- D. G. McFadden, A. C. Barbosa, J. A. Richardson, M. D. Schneider, D. Srivastava, and E. N. Olson, “The Hand1 and Hand2 transcription factors regulate expansion of the embryonic cardiac ventricles in a gene dosage-dependent manner,” Development, vol. 132, no. 1, pp. 189–201, 2005.
- T. King, R. S. P. Beddington, and N. A. Brown, “The role of the brachyury gene in heart development and left–right specification in the mouse,” Mechanisms of Development, vol. 79, no. 1-2, pp. 29–37, 1998.
- A. L. Evans, T. Faial, M. J. Gilchrist et al., “Genomic targets of Brachyury (T) in differentiating mouse embryonic stem cells,” PLoS One, vol. 7, no. 3, article e33346, 2012.
- J. Rajasingh, E. Bord, H. Hamada et al., “STAT3-dependent mouse embryonic stem cell differentiation into cardiomyocytes: analysis of molecular signaling and therapeutic efficacy of cardiomyocyte precommitted mES transplantation in a mouse model of myocardial infarction,” Circulation Research, vol. 101, no. 9, pp. 910–918, 2007.
- X. Chen, H. Xu, P. Yuan et al., “Integration of external signaling pathways with the core transcriptional network in embryonic stem cells,” Cell, vol. 133, no. 6, pp. 1106–1117, 2008.
- B. L. Kidder, J. Yang, and S. Palmer, “Stat3 and c-Myc genome-wide promoter occupancy in embryonic stem cells,” PLoS One, vol. 3, no. 12, article e3932, 2008.
- H. Chen, I. Aksoy, F. Gonnot et al., “Reinforcement of STAT3 activity reprogrammes human embryonic stem cells to naive-like pluripotency,” Nature Communications, vol. 6, no. 1, p. 7095, 2015.
- G. Huang, H. Yan, S. Ye, C. Tong, and Q. L. Ying, “STAT3 phosphorylation at tyrosine 705 and serine 727 differentially regulates mouse ESC fates,” Stem Cells, vol. 32, no. 5, pp. 1149–1160, 2014.
- K. Hawkins, L. Mohamet, S. Ritson, C. L. R. Merry, and C. M. Ward, “E-cadherin and, in its absence, N-cadherin promotes Nanog expression in mouse embryonic stem cells via STAT3 phosphorylation,” Stem Cells, vol. 30, no. 9, pp. 1842–1851, 2012.
- J. M. Freudenberg, S. Ghosh, B. L. Lackford et al., “Acute depletion of Tet1-dependent 5-hydroxymethylcytosine levels impairs LIF/Stat3 signaling and results in loss of embryonic stem cell identity,” Nucleic Acids Research, vol. 40, no. 8, pp. 3364–3377, 2012.
- L. Ho, E. L. Miller, J. L. Ronan, W. Q. Ho, R. Jothi, and G. R. Crabtree, “esBAF facilitates pluripotency by conditioning the genome for LIF/STAT3 signalling and by regulating polycomb function,” Nature Cell Biology, vol. 13, no. 8, pp. 903–913, 2011.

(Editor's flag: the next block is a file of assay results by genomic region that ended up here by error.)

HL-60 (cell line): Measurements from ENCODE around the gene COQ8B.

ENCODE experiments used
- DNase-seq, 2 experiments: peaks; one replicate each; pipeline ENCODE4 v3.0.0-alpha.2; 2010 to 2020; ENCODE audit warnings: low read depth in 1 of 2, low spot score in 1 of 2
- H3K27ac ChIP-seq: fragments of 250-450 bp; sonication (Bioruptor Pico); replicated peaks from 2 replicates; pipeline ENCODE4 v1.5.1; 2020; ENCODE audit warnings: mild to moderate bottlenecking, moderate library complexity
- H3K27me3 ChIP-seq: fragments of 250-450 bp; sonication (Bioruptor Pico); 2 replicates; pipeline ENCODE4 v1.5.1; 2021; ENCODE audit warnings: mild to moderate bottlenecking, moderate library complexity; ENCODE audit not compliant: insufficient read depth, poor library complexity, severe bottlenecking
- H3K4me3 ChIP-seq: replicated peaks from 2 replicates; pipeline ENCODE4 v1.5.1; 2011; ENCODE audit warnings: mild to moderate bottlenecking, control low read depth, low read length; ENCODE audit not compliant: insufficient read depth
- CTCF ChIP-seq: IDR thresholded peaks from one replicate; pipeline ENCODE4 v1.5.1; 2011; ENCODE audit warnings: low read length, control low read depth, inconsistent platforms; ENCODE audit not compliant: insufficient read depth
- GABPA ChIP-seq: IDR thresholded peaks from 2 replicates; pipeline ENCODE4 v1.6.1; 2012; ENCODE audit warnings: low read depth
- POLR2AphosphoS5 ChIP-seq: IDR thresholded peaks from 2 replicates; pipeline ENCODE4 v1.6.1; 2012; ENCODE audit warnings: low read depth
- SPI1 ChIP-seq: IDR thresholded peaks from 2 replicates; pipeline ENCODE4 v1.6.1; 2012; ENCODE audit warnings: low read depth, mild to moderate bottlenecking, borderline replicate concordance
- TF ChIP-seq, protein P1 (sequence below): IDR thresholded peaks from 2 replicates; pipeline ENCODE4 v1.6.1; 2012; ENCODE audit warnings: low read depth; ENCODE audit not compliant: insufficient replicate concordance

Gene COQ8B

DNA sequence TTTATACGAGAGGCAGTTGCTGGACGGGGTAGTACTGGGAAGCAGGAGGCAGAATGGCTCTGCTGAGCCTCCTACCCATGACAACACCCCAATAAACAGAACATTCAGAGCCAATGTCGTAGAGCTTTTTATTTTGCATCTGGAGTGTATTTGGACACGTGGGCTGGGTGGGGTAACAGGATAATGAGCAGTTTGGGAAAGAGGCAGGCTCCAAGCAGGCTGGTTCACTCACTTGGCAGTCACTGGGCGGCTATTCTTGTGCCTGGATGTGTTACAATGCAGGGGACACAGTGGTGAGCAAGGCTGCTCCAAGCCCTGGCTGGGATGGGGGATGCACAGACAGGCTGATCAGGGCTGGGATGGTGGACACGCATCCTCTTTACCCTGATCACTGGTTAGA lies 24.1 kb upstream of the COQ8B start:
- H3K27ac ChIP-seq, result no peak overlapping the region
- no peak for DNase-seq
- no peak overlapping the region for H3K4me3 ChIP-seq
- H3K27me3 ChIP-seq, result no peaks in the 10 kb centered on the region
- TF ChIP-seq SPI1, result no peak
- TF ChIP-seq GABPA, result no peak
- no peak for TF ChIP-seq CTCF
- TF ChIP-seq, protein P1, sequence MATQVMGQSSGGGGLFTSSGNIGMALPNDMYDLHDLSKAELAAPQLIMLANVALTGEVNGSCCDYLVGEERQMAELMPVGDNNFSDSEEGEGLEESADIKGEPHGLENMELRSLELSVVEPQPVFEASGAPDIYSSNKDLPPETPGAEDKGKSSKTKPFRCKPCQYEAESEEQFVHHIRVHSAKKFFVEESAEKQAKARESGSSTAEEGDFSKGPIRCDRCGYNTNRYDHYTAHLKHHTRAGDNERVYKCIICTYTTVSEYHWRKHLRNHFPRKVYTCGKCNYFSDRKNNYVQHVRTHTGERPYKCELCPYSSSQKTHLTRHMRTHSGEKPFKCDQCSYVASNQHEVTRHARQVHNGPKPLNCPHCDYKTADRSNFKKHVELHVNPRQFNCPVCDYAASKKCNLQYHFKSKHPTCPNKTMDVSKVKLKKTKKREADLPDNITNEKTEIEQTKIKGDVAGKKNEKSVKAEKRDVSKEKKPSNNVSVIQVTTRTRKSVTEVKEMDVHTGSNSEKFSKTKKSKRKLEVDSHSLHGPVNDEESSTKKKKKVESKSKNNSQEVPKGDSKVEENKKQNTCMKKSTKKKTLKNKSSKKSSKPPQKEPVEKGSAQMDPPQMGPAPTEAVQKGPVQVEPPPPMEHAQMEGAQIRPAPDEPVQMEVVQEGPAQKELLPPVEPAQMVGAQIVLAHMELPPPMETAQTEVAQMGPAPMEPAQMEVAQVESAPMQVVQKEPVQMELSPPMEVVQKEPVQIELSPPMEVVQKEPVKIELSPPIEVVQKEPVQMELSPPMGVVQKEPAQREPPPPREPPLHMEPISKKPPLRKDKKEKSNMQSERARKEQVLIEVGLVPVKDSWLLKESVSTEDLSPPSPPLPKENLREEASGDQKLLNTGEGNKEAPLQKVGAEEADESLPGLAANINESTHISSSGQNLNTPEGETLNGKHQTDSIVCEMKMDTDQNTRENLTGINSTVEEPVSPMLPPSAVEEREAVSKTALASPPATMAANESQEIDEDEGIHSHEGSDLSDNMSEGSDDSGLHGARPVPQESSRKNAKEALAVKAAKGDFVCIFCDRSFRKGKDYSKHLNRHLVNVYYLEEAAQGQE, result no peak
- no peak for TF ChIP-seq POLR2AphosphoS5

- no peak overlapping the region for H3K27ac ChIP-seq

- P. Cinelli, E. A. Casanova, S. Uhlig et al., “Expression profiling in transgenic FVB/N embryonic stem cells overexpressing STAT3,” BMC Developmental Biology, vol. 8, no. 1, p. 57, 2008.
- E. A. Casanova, O. Shakhova, S. S. Patel et al., “Pramel7 mediates LIF/STAT3-dependent self-renewal in embryonic stem cells,” Stem Cells, vol. 29, no. 3, pp. 474–485, 2011.
- D. Sekkaï, G. Gruel, M. Herry et al., “Microarray analysis of LIF/Stat3 transcriptional targets in embryonic stem cells,” Stem Cells, vol. 23, no. 10, pp. 1634–1642, 2005.
- K. M. Foshay and G. I. Gallicano, “Regulation of Sox2 by STAT3 initiates commitment to the neural precursor cell fate,” Stem Cells and Development, vol. 17, no. 2, pp. 269–278, 2008.
- G. Tan, L. Cheng, T. Chen, L. Yu, and Y. Tan, “Foxm1 mediates LIF/Stat3-dependent self-renewal in mouse embryonic stem cells and is essential for the generation of induced pluripotent stem cells,” PLoS One, vol. 9, no. 4, article e92304, 2014.
- J. Hu, Z. Yang, J. Wang et al., “Zinc chloride transiently maintains mouse embryonic stem cell pluripotency by activating stat3 signaling,” PLoS One, vol. 11, no. 2, article e0148994, 2016.
- J. Pachernik, V. Horvath, L. Kubala, P. Dvorak, A. Kozubik, and A. Hampl, “Neural differentiation potentiated by the leukaemia inhibitory factor through STAT3 signalling in mouse embryonal carcinoma cells,” Folia Biologica, vol. 53, no. 5, pp. 157–163, 2007.
- M. Snyder, X.-Y. Huang, and J. J. Zhang, “Stat3 is essential for neuronal differentiation through direct transcriptional regulation of the Sox6 gene,” FEBS Letters, vol. 585, no. 1, pp. 148–152, 2011.
- A. L. Jackson, S. R. Bartz, J. Schelter et al., “Expression profiling reveals off-target gene regulation by RNAi,” Nature Biotechnology, vol. 21, no. 6, pp. 635–637, 2003.
- U. Krueger, T. Bergauer, B. Kaufmann et al., “Insights into effective RNAi gained from large-scale siRNA validation screening,” Oligonucleotides, vol. 17, no. 2, pp. 237–250, 2007.
Copyright © 2018 Yu Qian Wong et al. This is an open access article distributed under the Creative Commons Attribution License, which permits unrestricted use, distribution, and reproduction in any medium, provided the original work is properly cited.